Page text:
Last June, my eyes popped wide and I snapped this picture outside my Regents' grading site. Students' regents exams were sitting exposed to all in an open vehicle. It struck me as odd and unsafe at the time. I didn't think and I still don't think that anyone would steal exams. It would have to be one desperate criminal. First, there's no money to be made in it; two, the boxes are very heavy and, three, it surely, in some ways, constitutes a crime against humanity. I suppose some unschooled crook might have supposed the box to be filled by unmarked bills, but I think it is far more likely that the boxes were lost through carelessness, rather than crime. My vague sense of foreboding about the situation, unfortunately, turned out to be correct.
The New York Post recently published a piece entitled, "127 students must retake Regents after city loses their exams." One could not help but feel for the kids at Thomas Edison Career and Technical Education HS, Community Leadership, Hillside Arts and Letters Academy and Jamaica Gateway, all in Jamaica, Queens. I suppose some people view these students as statistics, but each has his or her own story of hardship. And, I feel like anyone of them could be my student or my child someday.
Tests have been lost before, but only recently has the situation worsened. In 2012, seventeen exams from FDR HS in Brooklyn were lost. Last year, seventy-five tests from Chelsea Career and Technical Education HS supposedly fell off a truck and vaporized. I have no idea of the statistics before that date, but I would bet the number of lost tests was very low.
It's sad that as "reformers" try to punish teachers, they also punish students. "Reformers" tie NY teachers evaluations to student test scores. Then, they craft impossible tests with devilish cutscores. They observe academic chicanery--which I suspect comes top-down in schools that experience desperate situations, fear of closure under Mayor Bloomberg, and administrators with sub-standard morals. So, now, no teacher can be trusted to grade any exams from his or her own school. Teachers must shuttle themselves around the City as their students' tests are shuttled in an opposite direction. Teachers often wait in the beginning at their grading sites for tests to catch up with them. Precious time is lost.
For the twenty years or so that tests were graded in my school, to the best of my recollection, only one exam was lost. We ran down the hall to the proctors' room. We searched the garbage cans. We searched the bathrooms. We interviewed the proctor. We called the student, realizing if she had taken the test with her, it must be invalidated, but we could call off our search. We turned everything upside down again and again. In those days, teachers often stayed late to help their school community in a time of need. (Now, we grade on foreign turf and there is a clear division of labor between those who do the official sorting and those who are trusted only to grade exams from schools other than their own). The poor girl had to retake the Regents. Happily, she passed.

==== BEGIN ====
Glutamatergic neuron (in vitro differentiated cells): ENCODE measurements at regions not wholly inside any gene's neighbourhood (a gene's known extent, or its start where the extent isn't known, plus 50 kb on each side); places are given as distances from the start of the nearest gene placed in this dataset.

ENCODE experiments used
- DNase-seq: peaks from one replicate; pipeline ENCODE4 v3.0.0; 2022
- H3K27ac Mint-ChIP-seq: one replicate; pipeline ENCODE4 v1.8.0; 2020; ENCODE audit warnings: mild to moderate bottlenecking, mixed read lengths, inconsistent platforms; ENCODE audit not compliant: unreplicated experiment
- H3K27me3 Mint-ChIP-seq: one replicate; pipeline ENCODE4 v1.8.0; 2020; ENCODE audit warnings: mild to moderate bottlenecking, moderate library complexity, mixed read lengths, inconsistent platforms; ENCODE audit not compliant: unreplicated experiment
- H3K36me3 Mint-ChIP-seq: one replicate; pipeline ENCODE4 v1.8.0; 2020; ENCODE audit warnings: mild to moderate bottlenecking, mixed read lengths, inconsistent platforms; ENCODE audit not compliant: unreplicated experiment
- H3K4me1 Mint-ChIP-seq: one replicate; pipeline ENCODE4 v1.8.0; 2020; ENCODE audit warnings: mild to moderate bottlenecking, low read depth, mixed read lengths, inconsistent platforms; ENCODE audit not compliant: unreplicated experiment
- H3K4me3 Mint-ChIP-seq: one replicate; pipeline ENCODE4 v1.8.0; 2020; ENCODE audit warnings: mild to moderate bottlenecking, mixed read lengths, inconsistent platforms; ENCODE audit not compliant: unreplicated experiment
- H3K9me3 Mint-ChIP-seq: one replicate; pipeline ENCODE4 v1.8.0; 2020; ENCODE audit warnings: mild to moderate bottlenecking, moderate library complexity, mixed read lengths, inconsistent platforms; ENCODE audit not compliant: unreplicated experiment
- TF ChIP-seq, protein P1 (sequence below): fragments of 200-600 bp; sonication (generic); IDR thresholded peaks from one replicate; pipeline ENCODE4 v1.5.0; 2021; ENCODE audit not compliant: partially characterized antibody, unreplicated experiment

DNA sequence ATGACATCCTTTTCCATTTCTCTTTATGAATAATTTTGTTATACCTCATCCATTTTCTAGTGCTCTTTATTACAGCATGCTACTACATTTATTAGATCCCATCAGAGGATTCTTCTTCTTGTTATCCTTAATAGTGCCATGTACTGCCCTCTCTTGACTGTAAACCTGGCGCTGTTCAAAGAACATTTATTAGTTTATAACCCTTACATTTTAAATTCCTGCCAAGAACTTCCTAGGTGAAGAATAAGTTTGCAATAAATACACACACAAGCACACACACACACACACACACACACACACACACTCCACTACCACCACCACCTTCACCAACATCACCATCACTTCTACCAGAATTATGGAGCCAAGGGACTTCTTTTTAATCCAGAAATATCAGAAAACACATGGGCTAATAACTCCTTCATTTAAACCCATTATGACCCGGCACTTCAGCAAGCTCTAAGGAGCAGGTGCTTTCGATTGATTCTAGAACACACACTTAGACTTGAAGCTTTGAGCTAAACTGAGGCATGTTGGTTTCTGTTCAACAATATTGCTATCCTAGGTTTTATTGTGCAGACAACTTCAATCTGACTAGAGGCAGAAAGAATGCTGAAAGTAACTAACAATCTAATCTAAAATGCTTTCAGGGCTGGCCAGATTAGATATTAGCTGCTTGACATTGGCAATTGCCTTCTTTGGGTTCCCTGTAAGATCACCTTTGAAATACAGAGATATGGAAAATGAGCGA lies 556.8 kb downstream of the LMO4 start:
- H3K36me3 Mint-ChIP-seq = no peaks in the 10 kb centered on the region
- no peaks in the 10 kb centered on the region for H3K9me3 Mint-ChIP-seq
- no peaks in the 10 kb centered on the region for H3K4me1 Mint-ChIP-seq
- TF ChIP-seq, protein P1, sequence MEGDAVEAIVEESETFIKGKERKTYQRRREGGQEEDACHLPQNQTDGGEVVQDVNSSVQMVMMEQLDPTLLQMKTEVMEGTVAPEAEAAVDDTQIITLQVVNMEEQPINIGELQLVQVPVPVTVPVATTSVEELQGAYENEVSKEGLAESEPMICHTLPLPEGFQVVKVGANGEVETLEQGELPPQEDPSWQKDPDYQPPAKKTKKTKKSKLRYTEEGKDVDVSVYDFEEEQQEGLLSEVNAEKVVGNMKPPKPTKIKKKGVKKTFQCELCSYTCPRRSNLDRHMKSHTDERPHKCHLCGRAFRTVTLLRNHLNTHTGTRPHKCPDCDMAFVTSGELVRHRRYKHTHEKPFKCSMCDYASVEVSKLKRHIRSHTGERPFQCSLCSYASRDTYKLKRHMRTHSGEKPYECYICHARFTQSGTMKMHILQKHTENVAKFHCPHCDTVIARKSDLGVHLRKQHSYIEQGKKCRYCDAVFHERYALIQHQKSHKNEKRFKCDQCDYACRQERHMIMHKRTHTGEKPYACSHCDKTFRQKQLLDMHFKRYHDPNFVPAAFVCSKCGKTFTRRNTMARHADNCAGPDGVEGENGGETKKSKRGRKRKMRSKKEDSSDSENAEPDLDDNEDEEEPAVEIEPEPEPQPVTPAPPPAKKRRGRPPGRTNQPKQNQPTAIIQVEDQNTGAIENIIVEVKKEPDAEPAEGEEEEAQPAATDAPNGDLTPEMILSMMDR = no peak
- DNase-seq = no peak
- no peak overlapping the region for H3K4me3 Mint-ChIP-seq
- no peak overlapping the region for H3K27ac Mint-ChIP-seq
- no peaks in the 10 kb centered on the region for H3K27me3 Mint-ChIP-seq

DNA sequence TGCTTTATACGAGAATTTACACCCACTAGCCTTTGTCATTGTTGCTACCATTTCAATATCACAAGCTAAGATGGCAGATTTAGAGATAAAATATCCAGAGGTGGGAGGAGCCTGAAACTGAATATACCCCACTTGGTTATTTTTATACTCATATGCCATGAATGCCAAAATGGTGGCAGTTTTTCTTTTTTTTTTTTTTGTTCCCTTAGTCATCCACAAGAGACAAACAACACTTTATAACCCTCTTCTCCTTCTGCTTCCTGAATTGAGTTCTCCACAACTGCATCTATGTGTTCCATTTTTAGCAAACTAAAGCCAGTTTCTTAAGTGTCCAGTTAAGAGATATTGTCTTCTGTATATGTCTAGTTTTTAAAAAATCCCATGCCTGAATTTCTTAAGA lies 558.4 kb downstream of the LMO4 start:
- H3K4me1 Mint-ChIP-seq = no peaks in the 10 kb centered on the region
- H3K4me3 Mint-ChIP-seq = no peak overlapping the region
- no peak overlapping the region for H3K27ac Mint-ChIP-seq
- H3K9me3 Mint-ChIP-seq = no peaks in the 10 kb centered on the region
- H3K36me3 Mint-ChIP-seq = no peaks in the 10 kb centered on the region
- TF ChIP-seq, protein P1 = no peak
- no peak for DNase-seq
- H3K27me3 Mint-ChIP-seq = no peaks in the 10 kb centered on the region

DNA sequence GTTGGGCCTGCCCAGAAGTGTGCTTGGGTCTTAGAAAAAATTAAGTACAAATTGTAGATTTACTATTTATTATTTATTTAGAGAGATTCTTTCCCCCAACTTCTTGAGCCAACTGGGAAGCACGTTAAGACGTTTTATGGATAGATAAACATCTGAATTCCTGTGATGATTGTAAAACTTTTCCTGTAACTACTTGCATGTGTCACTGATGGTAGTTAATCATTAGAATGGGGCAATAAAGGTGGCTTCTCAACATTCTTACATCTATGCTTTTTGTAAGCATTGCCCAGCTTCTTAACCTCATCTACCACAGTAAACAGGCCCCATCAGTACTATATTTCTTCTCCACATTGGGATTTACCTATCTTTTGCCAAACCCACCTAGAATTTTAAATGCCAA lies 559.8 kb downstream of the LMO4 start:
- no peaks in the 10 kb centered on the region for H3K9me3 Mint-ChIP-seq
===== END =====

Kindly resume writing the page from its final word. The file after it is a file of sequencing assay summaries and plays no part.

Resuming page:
The test had not vaporized, however. Months later, it resurfaced. While checking a class set of scantrons, a teacher jammed the machine. The screwdriver was brought in and the lid removed. Lo and behold, there was the missing Regents scantron crumpled up and buried in the recesses of the machine. The necessary paperwork was completed. The mystery was solved. The case was closed.
So, how can we prevent more tests from being lost in the future? In my mind, the solution would be to give students reasonable tests and detach student scores from teacher evaluations. But, alas, that solution would show too much respect for teachers and make too much sense in an era when the teacher has a necessary role to play in educational "reform," that of the scapegoat.
Views expressed herein are solely those of the author or authors, and do not reflect views of my employers, the United Federation of Teachers, the MORE Caucus or any other union caucus.
Stories herein containing unnamed or invented characters are works of fiction. Names, characters, businesses, places, events and incidents are either the products of the author’s imagination or used in a fictitious manner. Any resemblance to actual persons, living or dead, or actual events is purely coincidental.